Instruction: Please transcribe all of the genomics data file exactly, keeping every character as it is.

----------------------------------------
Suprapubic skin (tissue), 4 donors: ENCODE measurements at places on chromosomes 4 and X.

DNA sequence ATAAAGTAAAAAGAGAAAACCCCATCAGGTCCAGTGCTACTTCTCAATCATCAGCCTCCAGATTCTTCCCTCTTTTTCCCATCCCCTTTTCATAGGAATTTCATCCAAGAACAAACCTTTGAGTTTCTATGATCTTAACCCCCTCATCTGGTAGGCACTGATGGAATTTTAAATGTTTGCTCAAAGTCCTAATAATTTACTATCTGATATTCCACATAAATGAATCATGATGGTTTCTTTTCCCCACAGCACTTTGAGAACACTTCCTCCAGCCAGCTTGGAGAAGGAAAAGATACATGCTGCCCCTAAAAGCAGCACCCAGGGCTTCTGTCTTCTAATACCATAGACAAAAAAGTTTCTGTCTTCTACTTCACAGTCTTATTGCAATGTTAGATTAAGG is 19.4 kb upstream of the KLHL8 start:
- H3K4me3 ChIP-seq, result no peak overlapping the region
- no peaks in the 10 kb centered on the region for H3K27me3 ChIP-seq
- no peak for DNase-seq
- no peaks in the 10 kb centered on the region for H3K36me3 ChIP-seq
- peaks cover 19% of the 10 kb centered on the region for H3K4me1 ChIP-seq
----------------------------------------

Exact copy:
Suprapubic skin (tissue), 4 donors: ENCODE measurements at places on chromosomes 4 and X.

DNA sequence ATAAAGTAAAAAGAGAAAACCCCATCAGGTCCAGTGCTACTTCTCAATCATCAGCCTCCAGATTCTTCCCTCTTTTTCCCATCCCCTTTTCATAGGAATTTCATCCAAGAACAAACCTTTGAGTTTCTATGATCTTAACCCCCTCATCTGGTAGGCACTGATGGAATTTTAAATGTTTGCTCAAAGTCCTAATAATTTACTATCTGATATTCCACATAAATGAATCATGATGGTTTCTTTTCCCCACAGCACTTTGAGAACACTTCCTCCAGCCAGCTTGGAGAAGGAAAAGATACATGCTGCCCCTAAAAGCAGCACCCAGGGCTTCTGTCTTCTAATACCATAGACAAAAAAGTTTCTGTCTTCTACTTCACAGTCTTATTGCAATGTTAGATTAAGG is 19.4 kb upstream of the KLHL8 start:
- H3K4me3 ChIP-seq, result no peak overlapping the region
- no peaks in the 10 kb centered on the region for H3K27me3 ChIP-seq
- no peak for DNase-seq
- no peaks in the 10 kb centered on the region for H3K36me3 ChIP-seq
- peaks cover 19% of the 10 kb centered on the region for H3K4me1 ChIP-seq